Toyota case study: Fighting fires at Altona

Industrial fires are one of the biggest threats to the safety and ongoing production of manufacturing operations, causing damage to capital equipment, production loss, and sometimes even death.

A study performed by the US National Fire Protection Association in 2002 estimated that production downtime can account for up to 65% of the total damage incurred in a fire-affected manufacturing operation. The National Research Council of Canada estimated in 1995 that loss of output ranged from 10 to 15% of direct property losses in terms of fire, which in Australia equates to about 12.5% of the property loss, or $68 million.

[Image, above right: Shows smoke sampling within the substation electrical switchboards.]

It is clear that fire protection ought to be a mainstay in any industrial business. But with hazards including chemicals and furnaces present in many manufacturing operations, protection needs to involve more than just a few fire blankets and hose reels; it must be built in to a manufacturer’s control system if a business is to have any chance of safeguarding itself from potential disaster.

One company that has taken the initiative is automotive manufacturer Toyota Australia, which recently commissioned a site-wide fire protection overhaul at its Altona, Victoria premises, as part of its Engine Plant Renewal Project announced in September 2010. The car-maker will: construct a new furnace house; upgrade its entire 20,000m2 floor plan; install new, energy-efficient manufacturing equipment; and overhaul its fire protection services – all in the name of manufacturing more fuel-efficient engines for its locally-built Camry and Camry Hybrid sedans from late 2012.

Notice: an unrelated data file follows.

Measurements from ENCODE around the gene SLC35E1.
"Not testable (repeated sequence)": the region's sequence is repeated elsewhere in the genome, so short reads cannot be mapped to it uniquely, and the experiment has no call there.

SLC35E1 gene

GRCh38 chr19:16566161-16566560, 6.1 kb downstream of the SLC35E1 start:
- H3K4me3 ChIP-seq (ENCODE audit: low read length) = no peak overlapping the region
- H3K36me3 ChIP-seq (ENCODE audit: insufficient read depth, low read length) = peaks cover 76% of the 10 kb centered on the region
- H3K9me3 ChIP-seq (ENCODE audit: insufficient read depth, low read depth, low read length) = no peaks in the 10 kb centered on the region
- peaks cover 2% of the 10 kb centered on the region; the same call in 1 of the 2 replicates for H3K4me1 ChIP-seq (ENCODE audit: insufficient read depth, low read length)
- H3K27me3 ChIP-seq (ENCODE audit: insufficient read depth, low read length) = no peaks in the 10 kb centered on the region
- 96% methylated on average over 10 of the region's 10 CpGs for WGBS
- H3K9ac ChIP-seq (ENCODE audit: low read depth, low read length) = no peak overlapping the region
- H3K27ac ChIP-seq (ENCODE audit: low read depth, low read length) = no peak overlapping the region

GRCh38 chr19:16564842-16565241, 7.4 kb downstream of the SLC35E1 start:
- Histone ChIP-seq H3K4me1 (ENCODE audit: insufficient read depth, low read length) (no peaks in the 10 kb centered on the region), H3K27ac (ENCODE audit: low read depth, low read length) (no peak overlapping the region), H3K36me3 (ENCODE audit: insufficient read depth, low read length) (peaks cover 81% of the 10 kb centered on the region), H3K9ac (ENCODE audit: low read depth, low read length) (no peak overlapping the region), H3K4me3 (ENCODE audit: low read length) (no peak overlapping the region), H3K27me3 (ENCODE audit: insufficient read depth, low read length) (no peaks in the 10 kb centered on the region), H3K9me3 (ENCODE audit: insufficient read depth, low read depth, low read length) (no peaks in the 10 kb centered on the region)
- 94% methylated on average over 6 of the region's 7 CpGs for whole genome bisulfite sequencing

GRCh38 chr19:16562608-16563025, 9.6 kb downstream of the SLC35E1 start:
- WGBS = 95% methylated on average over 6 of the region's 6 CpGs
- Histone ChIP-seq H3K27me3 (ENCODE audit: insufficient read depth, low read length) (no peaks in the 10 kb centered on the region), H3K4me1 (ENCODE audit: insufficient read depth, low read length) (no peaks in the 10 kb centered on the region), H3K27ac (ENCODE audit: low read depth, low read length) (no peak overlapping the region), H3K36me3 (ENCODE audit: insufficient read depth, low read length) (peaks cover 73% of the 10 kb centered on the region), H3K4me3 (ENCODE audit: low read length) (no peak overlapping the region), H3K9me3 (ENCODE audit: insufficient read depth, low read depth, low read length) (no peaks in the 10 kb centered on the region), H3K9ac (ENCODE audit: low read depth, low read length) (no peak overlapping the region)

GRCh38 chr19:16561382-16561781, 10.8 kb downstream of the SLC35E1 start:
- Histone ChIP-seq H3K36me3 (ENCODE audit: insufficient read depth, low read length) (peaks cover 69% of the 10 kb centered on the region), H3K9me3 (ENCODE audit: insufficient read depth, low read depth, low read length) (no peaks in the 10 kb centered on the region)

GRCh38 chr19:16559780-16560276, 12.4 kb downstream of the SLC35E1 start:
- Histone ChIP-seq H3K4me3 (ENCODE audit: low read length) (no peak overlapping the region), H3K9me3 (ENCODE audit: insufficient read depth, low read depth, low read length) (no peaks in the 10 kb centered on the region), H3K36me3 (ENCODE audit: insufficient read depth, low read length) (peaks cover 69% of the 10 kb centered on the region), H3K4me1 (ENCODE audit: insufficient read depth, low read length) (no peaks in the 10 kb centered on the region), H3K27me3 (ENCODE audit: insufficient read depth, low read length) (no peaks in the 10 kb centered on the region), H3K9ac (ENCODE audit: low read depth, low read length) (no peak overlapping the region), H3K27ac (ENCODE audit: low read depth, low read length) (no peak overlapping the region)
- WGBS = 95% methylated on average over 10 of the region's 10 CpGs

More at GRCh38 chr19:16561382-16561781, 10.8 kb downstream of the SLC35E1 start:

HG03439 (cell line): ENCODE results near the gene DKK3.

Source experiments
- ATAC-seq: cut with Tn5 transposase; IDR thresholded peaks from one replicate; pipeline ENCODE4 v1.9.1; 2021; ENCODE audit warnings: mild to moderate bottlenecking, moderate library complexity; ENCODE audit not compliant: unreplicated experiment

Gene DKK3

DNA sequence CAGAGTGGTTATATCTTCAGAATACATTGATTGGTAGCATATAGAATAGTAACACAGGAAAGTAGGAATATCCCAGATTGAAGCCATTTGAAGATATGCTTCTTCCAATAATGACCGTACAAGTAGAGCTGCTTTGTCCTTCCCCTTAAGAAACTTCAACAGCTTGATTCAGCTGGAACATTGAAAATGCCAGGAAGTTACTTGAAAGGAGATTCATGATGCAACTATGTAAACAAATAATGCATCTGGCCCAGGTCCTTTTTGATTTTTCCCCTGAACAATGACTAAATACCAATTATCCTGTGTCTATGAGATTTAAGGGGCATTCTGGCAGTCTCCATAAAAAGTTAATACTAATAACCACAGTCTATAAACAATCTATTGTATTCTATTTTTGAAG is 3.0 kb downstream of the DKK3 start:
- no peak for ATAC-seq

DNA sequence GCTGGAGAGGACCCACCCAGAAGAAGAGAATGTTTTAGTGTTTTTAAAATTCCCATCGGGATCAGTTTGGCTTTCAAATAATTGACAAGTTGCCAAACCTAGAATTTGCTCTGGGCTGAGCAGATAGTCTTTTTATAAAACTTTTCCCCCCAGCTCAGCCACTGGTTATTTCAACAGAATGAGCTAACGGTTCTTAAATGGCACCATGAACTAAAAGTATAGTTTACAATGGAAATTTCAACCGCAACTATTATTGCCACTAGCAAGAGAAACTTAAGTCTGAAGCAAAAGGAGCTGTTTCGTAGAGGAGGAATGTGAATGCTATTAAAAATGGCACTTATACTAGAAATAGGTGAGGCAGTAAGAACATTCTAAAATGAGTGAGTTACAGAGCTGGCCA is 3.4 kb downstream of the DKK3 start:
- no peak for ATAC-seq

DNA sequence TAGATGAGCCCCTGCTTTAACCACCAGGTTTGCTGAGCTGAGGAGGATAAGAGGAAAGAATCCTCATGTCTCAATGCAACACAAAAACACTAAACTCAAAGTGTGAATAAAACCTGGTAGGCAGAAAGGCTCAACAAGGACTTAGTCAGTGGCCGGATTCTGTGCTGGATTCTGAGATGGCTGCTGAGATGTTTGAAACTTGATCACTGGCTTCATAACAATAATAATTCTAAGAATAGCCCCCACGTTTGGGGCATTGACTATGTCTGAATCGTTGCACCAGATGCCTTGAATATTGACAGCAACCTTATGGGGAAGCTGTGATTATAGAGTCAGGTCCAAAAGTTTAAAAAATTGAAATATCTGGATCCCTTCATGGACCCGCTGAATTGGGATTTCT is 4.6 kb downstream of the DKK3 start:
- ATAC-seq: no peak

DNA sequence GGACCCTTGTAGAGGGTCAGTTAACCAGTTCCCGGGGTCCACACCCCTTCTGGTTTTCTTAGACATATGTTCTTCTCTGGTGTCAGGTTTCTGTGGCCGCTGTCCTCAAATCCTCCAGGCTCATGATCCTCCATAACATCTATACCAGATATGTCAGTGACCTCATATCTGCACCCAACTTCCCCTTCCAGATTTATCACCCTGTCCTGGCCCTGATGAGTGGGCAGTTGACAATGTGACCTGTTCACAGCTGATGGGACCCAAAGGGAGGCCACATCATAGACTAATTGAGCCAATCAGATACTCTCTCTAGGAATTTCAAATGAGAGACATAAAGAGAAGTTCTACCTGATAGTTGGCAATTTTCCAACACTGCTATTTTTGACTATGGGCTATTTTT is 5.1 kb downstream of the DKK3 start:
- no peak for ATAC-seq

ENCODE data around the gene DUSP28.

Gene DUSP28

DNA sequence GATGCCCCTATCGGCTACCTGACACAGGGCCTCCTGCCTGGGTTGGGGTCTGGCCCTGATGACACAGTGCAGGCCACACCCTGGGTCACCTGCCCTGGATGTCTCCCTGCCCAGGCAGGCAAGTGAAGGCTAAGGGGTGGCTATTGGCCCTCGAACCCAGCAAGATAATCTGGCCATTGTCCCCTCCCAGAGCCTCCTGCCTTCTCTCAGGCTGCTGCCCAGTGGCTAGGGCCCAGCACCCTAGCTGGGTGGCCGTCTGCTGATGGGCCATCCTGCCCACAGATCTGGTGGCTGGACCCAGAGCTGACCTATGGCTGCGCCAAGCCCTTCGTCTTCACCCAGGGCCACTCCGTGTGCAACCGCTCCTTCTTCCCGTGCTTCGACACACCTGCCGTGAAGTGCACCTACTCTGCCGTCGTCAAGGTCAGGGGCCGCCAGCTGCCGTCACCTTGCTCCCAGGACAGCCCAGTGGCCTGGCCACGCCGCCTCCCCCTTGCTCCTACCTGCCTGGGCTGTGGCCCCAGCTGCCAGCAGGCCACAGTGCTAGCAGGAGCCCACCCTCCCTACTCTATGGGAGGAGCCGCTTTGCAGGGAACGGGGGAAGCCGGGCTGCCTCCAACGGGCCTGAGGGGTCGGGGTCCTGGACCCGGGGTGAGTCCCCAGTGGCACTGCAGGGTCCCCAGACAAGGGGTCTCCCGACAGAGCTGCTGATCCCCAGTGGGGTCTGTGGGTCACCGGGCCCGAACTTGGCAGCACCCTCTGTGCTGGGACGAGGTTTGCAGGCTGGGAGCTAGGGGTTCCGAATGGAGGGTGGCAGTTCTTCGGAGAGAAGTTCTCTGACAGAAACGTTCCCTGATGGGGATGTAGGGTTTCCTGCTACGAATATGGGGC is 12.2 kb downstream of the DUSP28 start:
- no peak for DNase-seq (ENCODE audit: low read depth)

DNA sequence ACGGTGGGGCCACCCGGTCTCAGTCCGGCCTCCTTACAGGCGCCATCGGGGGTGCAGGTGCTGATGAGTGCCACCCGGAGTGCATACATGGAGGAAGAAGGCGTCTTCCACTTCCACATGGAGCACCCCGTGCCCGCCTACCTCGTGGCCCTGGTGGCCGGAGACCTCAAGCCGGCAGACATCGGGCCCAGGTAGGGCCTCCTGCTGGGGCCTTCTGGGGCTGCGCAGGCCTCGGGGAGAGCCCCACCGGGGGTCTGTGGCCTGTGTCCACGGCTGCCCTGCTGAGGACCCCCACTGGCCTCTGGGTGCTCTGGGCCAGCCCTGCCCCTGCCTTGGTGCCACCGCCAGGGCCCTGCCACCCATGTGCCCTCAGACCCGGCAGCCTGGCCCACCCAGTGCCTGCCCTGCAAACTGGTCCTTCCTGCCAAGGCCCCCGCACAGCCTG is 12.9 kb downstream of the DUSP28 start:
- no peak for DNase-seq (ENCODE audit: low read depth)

Consulting engineering firm, Norman Disney & Young (NDY), has been brought on-board to manage the fire protection systems upgrade at the soon-to-be-launched engine and casting shop facility, as well as to rationalise the existing fire services water supply for the site, and upgrade the fire suppression and fire/smoke detection system within the existing Dyno and Engine Test areas.

Three-pronged approach

Performing a project of this magnitude is no small feat. But for a customer as large as Toyota, with global production expectations and delivery times to adhere to, NDY certainly had its work cut out for it.

“The engine/casting shop upgrade was evolving on a daily basis, and keeping up with the changes that affected the design of the fire protection services was quite a challenge,” said NDY senior fire protection services engineer, Jeremy Donohoe.

[Image, above: A typical aspirating smoke detector mounted to a column within the Engine/Casting Shop.]

NDY became involved in the project in mid-2011, when the team was asked to audit Toyota’s existing fire protection services. This phase, which Donohoe refers to as ‘Project No. 1’, is expected to wrap-up in late 2012 when the new engine and casting facility is complete. 

For Project No. 1, NDY was responsible for designing and installing a high-sensitivity aspirated smoke detection system and new furnace house, which was then networked to the existing site graphics and control software, reducing cabling cost. According to Donohoe, this enabled Toyota fire safety officers to control and interrogate the smoke detection system for the entire facility, from a single location.

The next phase of the overhaul, Project No. 2, saw NDY liaise with the Metropolitan Fire and Emergency Services Board (MFB) to audit the existing water supply infrastructure for the entire Altona site. According to Donohoe, an important element of the brief was to ensure there was no effect to the plant’s uptime, so a large portion of the works, which will begin in June this year, will be scheduled outside of normal production hours.